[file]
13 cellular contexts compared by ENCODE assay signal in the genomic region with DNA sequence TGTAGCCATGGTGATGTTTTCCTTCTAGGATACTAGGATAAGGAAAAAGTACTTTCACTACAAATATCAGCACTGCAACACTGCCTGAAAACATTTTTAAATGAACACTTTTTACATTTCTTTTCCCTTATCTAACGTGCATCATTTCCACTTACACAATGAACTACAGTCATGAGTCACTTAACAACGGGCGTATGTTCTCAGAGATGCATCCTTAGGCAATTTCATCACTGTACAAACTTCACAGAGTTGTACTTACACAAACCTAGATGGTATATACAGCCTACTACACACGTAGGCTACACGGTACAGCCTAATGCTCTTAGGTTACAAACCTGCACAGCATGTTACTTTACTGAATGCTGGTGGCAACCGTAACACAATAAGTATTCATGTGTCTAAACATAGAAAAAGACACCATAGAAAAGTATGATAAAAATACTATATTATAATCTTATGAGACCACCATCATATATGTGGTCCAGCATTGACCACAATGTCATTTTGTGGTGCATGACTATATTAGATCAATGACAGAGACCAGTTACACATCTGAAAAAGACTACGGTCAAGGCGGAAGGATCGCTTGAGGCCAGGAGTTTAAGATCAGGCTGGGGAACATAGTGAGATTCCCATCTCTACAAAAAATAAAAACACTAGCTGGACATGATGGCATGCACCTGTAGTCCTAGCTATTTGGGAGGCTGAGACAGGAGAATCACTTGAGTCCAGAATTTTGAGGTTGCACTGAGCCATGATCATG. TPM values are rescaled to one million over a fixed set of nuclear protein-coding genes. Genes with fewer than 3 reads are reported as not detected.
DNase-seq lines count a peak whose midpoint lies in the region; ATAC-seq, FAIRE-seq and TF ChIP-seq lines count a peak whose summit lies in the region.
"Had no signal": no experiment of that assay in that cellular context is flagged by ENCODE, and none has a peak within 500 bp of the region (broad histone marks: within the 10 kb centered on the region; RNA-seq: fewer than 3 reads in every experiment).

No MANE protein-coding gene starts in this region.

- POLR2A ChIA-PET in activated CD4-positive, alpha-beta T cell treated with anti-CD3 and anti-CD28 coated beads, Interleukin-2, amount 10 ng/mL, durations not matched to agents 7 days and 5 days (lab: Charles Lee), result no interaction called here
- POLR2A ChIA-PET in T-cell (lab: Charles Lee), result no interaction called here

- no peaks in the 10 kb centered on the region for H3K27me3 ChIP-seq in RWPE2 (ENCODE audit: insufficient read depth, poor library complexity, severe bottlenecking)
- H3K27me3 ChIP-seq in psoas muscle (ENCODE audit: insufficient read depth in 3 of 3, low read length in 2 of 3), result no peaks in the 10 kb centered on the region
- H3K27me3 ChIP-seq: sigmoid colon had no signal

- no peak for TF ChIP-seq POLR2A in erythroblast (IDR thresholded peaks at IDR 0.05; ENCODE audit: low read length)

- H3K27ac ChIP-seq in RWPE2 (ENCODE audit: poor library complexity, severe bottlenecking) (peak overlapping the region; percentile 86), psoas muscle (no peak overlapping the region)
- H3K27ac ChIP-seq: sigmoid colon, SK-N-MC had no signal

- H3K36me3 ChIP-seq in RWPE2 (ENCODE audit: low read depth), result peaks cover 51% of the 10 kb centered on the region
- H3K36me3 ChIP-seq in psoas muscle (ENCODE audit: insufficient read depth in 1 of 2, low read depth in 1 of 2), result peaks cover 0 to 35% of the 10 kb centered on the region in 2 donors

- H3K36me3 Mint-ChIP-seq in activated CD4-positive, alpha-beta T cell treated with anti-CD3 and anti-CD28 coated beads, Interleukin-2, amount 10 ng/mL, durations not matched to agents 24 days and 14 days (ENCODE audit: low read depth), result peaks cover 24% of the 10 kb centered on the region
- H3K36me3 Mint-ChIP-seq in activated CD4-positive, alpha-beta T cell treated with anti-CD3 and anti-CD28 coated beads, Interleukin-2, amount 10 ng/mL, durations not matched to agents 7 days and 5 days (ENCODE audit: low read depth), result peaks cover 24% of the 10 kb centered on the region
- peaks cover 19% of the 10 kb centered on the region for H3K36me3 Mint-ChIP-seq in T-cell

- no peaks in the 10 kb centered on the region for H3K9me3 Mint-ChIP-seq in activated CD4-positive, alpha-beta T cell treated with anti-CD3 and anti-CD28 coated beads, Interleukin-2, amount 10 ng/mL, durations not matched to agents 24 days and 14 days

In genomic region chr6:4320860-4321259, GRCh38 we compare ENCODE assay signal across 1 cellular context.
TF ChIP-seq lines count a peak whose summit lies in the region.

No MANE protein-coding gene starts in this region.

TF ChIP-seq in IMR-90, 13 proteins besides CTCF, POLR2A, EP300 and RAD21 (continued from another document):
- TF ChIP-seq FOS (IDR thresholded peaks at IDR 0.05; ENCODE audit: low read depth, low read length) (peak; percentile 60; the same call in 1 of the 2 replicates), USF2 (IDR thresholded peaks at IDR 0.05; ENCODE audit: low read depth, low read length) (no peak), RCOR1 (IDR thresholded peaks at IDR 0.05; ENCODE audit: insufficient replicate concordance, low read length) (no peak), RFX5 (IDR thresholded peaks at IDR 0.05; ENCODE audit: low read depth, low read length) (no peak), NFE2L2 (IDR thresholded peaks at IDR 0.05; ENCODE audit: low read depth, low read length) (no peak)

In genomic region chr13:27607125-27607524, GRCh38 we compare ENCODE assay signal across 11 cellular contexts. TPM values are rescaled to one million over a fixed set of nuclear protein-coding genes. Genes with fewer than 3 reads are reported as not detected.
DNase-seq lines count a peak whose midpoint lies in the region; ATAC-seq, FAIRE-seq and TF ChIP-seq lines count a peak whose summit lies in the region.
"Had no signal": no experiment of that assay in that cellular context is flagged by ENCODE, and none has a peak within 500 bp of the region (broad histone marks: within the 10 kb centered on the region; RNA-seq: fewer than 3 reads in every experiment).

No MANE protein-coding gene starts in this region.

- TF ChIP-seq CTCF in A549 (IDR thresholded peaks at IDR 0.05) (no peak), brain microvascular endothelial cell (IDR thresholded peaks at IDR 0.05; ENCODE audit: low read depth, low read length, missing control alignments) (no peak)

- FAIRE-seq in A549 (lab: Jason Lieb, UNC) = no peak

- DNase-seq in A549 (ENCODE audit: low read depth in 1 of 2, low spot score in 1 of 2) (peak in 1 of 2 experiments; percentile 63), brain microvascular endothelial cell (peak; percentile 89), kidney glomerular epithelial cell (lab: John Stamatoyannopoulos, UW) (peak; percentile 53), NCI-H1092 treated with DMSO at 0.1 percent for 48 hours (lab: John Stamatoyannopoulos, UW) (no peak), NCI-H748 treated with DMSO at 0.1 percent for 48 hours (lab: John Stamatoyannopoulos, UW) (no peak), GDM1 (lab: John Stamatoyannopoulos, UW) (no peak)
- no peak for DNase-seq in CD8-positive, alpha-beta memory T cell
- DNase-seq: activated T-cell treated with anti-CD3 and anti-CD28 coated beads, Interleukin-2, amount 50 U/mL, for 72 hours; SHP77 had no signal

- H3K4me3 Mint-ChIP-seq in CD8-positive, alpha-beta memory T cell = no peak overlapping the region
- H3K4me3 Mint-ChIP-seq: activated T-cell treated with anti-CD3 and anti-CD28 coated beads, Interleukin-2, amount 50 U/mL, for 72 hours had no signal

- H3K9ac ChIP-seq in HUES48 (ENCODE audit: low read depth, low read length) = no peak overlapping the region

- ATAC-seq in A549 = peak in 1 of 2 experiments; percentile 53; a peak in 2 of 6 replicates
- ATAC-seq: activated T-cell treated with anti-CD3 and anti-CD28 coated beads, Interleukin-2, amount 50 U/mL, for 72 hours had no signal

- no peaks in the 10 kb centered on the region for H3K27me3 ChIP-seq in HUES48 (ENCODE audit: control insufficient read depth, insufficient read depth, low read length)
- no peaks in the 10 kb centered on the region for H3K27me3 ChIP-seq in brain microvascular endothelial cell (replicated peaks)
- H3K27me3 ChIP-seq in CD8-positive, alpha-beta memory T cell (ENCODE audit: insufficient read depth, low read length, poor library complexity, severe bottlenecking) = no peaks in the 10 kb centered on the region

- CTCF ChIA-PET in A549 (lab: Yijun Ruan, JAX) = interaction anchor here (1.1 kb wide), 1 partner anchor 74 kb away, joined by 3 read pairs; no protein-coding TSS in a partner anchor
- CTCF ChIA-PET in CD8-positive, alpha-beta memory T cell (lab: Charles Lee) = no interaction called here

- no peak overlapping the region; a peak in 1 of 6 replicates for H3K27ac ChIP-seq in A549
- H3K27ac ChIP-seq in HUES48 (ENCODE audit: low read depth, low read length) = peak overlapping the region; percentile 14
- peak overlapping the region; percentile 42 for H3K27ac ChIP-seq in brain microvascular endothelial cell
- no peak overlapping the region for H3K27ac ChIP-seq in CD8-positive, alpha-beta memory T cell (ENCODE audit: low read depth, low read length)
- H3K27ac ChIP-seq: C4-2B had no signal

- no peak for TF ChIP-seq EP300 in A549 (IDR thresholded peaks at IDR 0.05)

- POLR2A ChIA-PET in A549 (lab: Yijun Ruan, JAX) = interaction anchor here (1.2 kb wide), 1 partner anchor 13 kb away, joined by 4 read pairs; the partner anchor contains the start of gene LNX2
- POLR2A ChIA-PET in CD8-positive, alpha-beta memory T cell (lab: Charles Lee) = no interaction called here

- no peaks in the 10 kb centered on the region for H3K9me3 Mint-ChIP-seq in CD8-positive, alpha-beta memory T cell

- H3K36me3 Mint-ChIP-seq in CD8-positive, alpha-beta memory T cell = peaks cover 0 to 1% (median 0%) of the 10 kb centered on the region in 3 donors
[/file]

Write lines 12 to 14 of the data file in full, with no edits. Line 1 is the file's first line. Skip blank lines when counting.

- H3K27ac ChIP-seq: sigmoid colon, SK-N-MC had no signal

- H3K36me3 ChIP-seq in RWPE2 (ENCODE audit: low read depth), result peaks cover 51% of the 10 kb centered on the region
- H3K36me3 ChIP-seq in psoas muscle (ENCODE audit: insufficient read depth in 1 of 2, low read depth in 1 of 2), result peaks cover 0 to 35% of the 10 kb centered on the region in 2 donors